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Nanocapsules for artificial photosynthesis

Imitating photosynthesis in plants? If we were to accomplish this, mankind would have a little less to worry about. Chemists from the University of Würzburg have now made progress on the road to achieving artificial photosynthesis.

The structure that has been developed in the university's Organic Chemistry laboratory is fascinatingly complex: thousands of similar molecules are packed together to create a capsule that is filled with molecules of a different kind. The diameter of one capsule is a mere 20 to 50 nanometers, which is one ten-thousandth of a pinhead.

Nanocapsule, made in Würzburg: Thousands of similar molecules are packed together to create a capsule that is filled with molecules of a different kind. Figure: Institute of Organic Chemistry, University of Würzburg

Structures that are so elaborate are far from the ordinary in chemistry. So, it is hardly surprising that these Würzburg nanocapsules appear on the front page of the November issue of the journal "Nature Chemistry". What is more, they can also do something that has not been described before for chemically synthesized molecules.

Encapsulated molecules transmit energy

Nanocapsules possess a property that is important in photosynthesis in plants: the molecules inside the capsule absorb light energy and emit some of this again in the form of fluorescent light. The rest of it, however, is transmitted by energy transfer to the capsule molecules, which then also cast fluorescent light.

As far as photosynthesis is concerned nothing different happens, to put it simply: molecules harness energy from sunlight and transmit it to other molecules in a complex process, at the end of which the energy is bound chemically. The sun's power then sits in valuable carbohydrates that plants, animals, and people use to generate the energy they need to live.

In principle, therefore, the nanocapsules should make suitable components for an artificial photosynthesis contraption. "They would even use the light far more efficiently than plants because their synthetic bilayer membranes would be composed entirely of photoactive material," says Professor Frank Würthner.

The value of artificial photosynthesis

Why conduct research into artificial photosynthesis? In photosynthesis, plants consume the "climate killer" that is carbon dioxide. In view of global warming, many scientists see artificial photosynthesis as a possible way of reducing the volume of the greenhouse gas carbon dioxide in the atmosphere. In addition, this process would also create valuable raw materials: sugar, starch, and the gas methane.

Unique material for the capsule shell

The Würzburg nanocapsules are comprised of a unique material. This was developed in Frank Würthner's working group on the basis of so-called amphiphilic perylene bisimides. If the base material, which can be isolated as a powder, is placed in water, its molecules automatically form so-called vesicles, though these are not stable at that point. It is only through photopolymerization with light that they become robust nanocapsules that are stable in an aqueous solution - regardless of its pH value.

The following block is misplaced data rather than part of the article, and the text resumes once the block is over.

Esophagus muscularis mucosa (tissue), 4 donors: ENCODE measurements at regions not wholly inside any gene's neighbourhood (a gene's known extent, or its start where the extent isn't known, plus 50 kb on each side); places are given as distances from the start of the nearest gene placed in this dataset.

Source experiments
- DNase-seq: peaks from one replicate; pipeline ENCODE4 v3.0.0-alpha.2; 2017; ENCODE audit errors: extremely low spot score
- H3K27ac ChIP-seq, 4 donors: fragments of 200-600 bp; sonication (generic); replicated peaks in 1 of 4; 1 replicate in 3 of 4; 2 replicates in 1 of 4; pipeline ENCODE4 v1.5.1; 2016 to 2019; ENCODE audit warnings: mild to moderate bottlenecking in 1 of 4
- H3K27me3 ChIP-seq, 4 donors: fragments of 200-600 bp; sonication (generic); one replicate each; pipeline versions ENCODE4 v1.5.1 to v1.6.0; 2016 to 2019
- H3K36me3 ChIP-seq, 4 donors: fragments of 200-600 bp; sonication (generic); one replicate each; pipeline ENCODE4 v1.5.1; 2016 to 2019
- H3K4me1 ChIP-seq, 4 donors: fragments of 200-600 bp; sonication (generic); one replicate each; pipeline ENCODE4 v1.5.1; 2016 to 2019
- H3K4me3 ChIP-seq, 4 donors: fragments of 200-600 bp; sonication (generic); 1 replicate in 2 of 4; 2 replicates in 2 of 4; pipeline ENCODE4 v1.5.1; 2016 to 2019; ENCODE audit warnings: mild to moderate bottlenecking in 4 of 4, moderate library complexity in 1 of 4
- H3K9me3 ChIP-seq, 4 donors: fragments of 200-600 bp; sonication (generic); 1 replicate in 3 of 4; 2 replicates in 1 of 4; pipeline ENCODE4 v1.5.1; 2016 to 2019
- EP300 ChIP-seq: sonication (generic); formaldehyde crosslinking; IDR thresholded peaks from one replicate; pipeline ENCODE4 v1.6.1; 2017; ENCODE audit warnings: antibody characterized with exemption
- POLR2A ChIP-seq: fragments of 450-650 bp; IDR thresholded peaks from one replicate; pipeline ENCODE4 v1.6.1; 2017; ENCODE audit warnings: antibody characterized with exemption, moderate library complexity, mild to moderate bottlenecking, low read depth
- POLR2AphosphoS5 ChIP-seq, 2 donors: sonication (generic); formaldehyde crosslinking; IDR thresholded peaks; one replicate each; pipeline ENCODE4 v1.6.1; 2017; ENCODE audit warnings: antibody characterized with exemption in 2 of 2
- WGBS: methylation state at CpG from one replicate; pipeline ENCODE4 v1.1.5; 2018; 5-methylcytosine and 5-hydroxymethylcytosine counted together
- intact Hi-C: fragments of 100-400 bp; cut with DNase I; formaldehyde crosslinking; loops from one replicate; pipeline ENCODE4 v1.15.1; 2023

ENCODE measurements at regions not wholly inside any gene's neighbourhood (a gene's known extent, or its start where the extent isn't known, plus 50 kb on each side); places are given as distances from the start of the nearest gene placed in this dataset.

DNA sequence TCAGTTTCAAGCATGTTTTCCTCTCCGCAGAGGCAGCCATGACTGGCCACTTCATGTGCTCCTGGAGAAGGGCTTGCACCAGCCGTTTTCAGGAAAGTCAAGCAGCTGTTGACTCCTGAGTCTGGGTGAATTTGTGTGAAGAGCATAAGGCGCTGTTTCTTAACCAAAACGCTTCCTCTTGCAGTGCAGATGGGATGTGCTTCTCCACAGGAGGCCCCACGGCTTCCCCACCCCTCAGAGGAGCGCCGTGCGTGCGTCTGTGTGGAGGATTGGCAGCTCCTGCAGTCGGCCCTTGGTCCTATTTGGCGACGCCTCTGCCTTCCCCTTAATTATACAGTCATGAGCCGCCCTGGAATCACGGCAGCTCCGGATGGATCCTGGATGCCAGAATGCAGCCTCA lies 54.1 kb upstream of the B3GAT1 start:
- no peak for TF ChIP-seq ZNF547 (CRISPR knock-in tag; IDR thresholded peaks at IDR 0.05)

Bispyrenes as the filling inside the capsules

It was the visiting scientist from China, Dr. Xin Zhang, who managed to fill the nanocapsules with other photoactive molecules. A fellow of the Humboldt Foundation, he is currently a member of Professor Würthner's working group.

Zhang smuggled bispyrene molecules into the nanocapsules. The special thing about these molecules is that they change their shape to suit their environment. Where the pH value is low, in other words in an acidic environment, they assume an elongated form. If they are then excited with UV light, they emit blue fluorescent light.

If the pH value rises, the molecules fold. In this shape they emit green fluorescent light. In this state the bispyrenes excite the capsule shell energetically, which reacts to this with red fluorescence.

Blue, green, and red. If the three primary colors overlap, this produces white - as with a color television. It is the same with the nanocapsules: with a pH value of 9, in other words just right of neutral, they emit white fluorescent light - "a so far unique effect in the field of chemical sensing, which might be groundbreaking for the design of fluorescence probes for life sciences," explains Professor Würthner.

Nanoprobe for pH measurements

The Würzburg chemists have access to an extremely sensitive nanoprobe: the pH value of an aqueous solution can be determined with nanoscale spatial resolution over the wavelength of the fluorescent light emitted by the nanocapsules.

This means that nanocapsules are not just an option for artificial photosynthesis, they can also be used for diagnostic applications. For example, they could be equipped with special surface structures that purposefully dock to tumor cells and then make these visible by means of fluorescence.

Both possible applications are the subject of further research by Frank Würthner and his team. The work described here was funded by the German Research Foundation (DFG).


Prof. Dr. Frank Würthner, T (0931) 31-85340,

"Vesicular perylene dye nanocapsules as supramolecular fluorescent pH sensor systems", Xin Zhang, Stefanie Rehm, Marina M. Safont-Sempere & Frank Würthner, Nature Chemistry 1, 623 - 629 (2009), doi:10.1038/nchem.368

Robert Emmerich | idw
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